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In a truthful manner.


The state of being true, or the truth.


  1. Wanting truth; wanting reality.
  2. Faithless. Fuller.


The state of being truthless.


Uttering truth.


One who tells the truth.

TRU-TI-NA'TION, n. [L. trutina, a balance; trutinor, to weigh.]

The act of weighing. [Not used.] Brown.

TRUT-TA'CEOUS, a. [from L. trutta, trout.]

Pertaining to the trout; as, fish of the truttaceous genus. Dict. Nat. Hist.

TRY, v.i. [This word is from the root of Dan. trekker, to draw, or trykker, Sw. trycka, to press, to urge; trachta, to seek or strive to obtain; D. tragten, to endeavor; Dan. tragter, id. The primary sense of all these words is to strain, to use effort, to stretch forward.]

To exert strength; to endeavor; to make an effort; to attempt. Try to learn; try to lift a weight. The horses tried to draw the load. [These phrases give the true sense.]

TRY, v.t.

  1. To examine; to make experiment on; to prove by experiment. Come, try upon yourselves what you have seen me. Shak.
  2. To experience; to have knowledge by experience of. Or try the Libyan heat, or Scythian cold. Dryden.
  3. To prove by a test; as, to try weights and measures by a standard; to try one's opinions by the divine oracles.
  4. To act upon as a test. The fire sev'n times tried this. Shak.
  5. To examine judicially by witnesses and the principles of law; as, causes tried in court.
  6. To essay; to attempt. Let us try advent'rous work. Milton.
  7. To purify; to refine; as, silver seven times tried.
  8. To search carefully into. Ps. xi.
  9. To use as means; as, to try remedies for a disease.
  10. To strain; as, to try the eyes; the literal sense of the word. To try on, to put on a garment to see if it fits the person. To try tallow, &c. is to melt and separate it from the membranes. To try out, to pursue efforts till a decision is obtained.

TRY'GON, n. [Gr. τρυγὼν, a sort of fish.]

The name of a genus of fishes, to which the sting-ray belongs.

TRY'ING, ppr.

  1. Exerting strength; attempting.
  2. Examining by searching or comparison with a test; proving; using; straining, &c.
  3. adj. Adapted to try, or put to severe trial.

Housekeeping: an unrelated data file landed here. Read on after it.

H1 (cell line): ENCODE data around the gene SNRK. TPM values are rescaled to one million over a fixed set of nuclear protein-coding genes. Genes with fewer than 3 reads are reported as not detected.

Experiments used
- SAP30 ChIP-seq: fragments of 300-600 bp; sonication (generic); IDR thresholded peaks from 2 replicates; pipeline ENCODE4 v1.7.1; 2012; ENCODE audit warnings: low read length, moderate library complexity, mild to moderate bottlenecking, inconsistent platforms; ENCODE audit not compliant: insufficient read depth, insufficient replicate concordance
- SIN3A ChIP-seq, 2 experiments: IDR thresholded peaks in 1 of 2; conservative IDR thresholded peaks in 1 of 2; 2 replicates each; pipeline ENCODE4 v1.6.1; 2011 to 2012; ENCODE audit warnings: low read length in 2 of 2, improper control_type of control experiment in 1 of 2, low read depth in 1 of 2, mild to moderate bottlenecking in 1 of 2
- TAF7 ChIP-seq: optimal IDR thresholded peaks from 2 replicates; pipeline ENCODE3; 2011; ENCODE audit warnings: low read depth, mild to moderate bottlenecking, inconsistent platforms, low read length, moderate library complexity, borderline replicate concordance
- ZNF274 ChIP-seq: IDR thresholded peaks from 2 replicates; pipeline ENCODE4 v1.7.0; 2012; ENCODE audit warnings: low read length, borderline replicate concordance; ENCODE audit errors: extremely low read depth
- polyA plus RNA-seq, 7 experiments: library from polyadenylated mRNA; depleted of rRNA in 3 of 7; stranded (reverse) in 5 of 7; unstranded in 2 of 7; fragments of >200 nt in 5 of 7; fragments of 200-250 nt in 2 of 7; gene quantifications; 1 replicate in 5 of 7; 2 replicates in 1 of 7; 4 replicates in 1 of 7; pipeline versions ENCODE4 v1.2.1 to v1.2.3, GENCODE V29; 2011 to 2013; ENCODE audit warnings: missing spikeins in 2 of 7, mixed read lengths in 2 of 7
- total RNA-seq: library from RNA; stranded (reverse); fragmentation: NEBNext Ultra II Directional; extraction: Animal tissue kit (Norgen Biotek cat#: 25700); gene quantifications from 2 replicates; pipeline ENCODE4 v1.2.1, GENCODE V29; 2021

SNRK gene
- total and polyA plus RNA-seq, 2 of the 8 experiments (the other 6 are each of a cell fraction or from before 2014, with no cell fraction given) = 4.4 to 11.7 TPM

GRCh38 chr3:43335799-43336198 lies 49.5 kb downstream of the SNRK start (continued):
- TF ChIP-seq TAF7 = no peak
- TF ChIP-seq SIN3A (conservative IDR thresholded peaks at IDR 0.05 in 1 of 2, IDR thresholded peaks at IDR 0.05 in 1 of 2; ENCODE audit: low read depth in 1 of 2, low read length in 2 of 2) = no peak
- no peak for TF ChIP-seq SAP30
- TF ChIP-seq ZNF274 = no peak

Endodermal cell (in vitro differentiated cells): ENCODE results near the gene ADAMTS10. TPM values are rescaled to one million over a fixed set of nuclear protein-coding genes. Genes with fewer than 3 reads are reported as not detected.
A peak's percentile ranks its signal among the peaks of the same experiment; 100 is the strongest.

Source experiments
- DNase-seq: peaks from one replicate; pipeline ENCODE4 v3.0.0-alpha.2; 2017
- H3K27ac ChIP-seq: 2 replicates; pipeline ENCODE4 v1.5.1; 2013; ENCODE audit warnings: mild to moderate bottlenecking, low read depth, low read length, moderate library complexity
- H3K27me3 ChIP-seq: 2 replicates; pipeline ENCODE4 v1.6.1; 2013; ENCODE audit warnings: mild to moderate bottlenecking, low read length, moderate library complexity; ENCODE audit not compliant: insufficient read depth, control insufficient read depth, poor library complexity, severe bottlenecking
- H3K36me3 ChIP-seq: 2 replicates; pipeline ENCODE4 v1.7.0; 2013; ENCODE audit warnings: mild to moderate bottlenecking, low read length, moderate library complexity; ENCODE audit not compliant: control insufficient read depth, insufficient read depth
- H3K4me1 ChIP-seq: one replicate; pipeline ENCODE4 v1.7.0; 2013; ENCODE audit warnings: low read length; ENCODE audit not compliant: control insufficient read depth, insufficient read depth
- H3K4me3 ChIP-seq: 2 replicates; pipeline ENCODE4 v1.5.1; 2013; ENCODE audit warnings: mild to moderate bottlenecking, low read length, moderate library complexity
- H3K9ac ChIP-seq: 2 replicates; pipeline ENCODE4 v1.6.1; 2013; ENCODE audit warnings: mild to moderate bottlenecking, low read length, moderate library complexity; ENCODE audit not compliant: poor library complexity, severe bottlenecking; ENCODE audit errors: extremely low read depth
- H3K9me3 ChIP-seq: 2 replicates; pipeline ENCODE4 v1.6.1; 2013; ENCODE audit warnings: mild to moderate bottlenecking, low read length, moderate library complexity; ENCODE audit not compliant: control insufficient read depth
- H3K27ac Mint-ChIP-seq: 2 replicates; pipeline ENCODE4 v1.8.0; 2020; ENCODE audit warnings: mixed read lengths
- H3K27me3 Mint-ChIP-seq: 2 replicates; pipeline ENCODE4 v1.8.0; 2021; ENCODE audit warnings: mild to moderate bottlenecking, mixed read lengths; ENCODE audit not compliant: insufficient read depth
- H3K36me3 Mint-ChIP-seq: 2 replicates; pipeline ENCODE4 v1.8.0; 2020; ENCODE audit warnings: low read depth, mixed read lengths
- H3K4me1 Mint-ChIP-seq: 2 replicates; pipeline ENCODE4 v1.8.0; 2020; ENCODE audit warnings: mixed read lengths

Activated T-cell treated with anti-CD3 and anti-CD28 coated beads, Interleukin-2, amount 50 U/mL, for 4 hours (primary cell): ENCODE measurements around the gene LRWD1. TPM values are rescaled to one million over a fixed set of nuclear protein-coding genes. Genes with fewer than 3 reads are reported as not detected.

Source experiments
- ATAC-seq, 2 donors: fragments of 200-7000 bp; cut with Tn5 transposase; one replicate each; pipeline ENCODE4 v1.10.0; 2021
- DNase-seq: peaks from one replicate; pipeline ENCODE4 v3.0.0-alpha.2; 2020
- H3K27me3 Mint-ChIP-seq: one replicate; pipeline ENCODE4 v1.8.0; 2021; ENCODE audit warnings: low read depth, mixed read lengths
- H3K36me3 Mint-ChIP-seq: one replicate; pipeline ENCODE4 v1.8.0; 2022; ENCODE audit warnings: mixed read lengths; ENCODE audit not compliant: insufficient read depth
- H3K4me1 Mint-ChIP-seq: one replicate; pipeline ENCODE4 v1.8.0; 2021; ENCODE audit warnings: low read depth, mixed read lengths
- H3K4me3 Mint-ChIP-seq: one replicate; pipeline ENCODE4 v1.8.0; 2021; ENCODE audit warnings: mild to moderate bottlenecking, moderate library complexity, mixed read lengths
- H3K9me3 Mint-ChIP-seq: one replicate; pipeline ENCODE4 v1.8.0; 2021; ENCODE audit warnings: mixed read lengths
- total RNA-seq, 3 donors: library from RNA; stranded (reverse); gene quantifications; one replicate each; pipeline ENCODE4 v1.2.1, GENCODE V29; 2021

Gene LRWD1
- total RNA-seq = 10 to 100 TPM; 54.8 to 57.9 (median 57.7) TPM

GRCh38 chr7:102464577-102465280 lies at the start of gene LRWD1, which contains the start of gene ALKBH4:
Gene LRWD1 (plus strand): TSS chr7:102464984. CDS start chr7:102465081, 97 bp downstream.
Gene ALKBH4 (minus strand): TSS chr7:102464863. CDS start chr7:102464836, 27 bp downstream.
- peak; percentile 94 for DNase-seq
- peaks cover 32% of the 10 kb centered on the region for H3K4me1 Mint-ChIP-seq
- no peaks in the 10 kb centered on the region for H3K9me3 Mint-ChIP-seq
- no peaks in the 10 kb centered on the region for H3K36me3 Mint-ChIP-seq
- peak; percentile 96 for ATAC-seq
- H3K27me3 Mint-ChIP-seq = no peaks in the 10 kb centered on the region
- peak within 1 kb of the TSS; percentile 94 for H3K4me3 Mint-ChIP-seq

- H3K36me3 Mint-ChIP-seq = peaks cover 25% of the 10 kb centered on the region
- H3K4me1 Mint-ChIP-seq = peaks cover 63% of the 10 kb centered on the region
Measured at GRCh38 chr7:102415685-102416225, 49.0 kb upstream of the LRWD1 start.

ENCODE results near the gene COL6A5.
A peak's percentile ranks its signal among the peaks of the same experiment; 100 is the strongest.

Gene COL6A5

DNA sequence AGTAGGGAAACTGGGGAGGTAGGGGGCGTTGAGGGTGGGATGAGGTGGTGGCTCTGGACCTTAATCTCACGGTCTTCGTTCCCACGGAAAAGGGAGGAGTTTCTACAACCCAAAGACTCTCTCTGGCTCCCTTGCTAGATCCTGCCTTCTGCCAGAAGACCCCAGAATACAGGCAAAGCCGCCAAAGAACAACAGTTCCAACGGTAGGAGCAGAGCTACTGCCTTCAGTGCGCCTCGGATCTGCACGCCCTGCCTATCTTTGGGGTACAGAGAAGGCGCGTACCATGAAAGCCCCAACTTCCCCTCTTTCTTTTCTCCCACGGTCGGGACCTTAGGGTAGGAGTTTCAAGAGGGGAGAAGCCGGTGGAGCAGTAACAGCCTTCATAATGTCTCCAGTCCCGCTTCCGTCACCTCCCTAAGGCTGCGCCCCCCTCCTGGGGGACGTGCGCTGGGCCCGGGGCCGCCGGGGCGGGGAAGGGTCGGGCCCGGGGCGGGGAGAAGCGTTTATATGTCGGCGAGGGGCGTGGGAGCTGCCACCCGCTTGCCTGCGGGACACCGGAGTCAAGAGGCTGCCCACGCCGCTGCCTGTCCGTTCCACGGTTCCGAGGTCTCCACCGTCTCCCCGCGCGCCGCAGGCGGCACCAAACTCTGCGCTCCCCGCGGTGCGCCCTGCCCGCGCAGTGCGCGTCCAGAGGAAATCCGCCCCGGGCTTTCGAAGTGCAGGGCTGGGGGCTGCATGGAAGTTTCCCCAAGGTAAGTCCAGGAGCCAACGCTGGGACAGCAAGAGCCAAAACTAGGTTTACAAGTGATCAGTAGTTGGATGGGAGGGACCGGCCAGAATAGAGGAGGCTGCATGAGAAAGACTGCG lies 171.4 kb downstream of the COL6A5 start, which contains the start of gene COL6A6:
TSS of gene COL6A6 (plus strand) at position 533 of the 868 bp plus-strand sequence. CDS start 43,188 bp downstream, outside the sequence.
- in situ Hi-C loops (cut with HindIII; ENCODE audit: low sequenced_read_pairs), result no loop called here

A sail used by a ship in a storm; literally the strain-sail.

TUB, n. [D. tobbe; G. zuber; Gaelie, tubag.]

  1. An open wooden vessel formed with staves, heading and hoops used for various domestic purposes, as for washing, for making cheese, &c.
  2. A state of salivation; so called because the patient was formerly sweated in a tub. [Not in use.] Shak.
  3. A certain quantity; as, a tub of tea, which is 60 pounds; a tub of camphor, from 56 to 80 pounds; a tub of vermilion, from 300 to 400 pounds. [Local.] Cyc.
  4. A wooden vessel in which vegetables are planted, for the sake of being movable and set in a house in cold weather.
  5. A small cask.

TUB, v.t.

To plant or set in a tub.


In Cornwall, a mining instrument called in other places a beele. The man who uses this tool is called tubber-man or beel-man. Cyc.

TUB'BING, ppr.

Setting in a tub.

TUB'BY, a. [from tub.]

Wanting elasticity of sound; a term in music. [1841 Addenda usage comment says Miserable.]

TUBE, n. [Fr. tube; L. tubus.]

  1. A pipe; a siphon; a canal or conduit; a hollow cylinder, either of wood, metal or glass, used for the conveyance of fluids, and for various other purposes.
  2. A vessel of animal bodies or plants, which conveys a fluid or other substance.
  3. In botany, the narrow hollow part of a monopetalous corol, by which it is fixed-to the receptacle. Martyn.
  4. In artillery, an instrument of tin, used in quick firing. Cyc.

TUBE, v.t.

To furnish with a tube; as, to tube a well. Journ. of Science

TUB-ED, pp.

Furnished with a tube.


In the form of a tube.

TU'BER, n.

In botany, a knob in roots, solid, with the component parts all similar. Martyn.

TU'BER-CLE, n. [Fr. tubercule, from L. tuberculum, from tuber, a bunch.]

  1. A pimple; a small push, swelling or tumor on anima bodies.
  2. A little knob, like a pimple, on plants; a little knob or rough point on the leaves of some lichens, supposed to be the fructification. Martyn.


  1. Full of knobs or pimples. Fourcroy
  2. Affected with tubercles. Journ. of Science.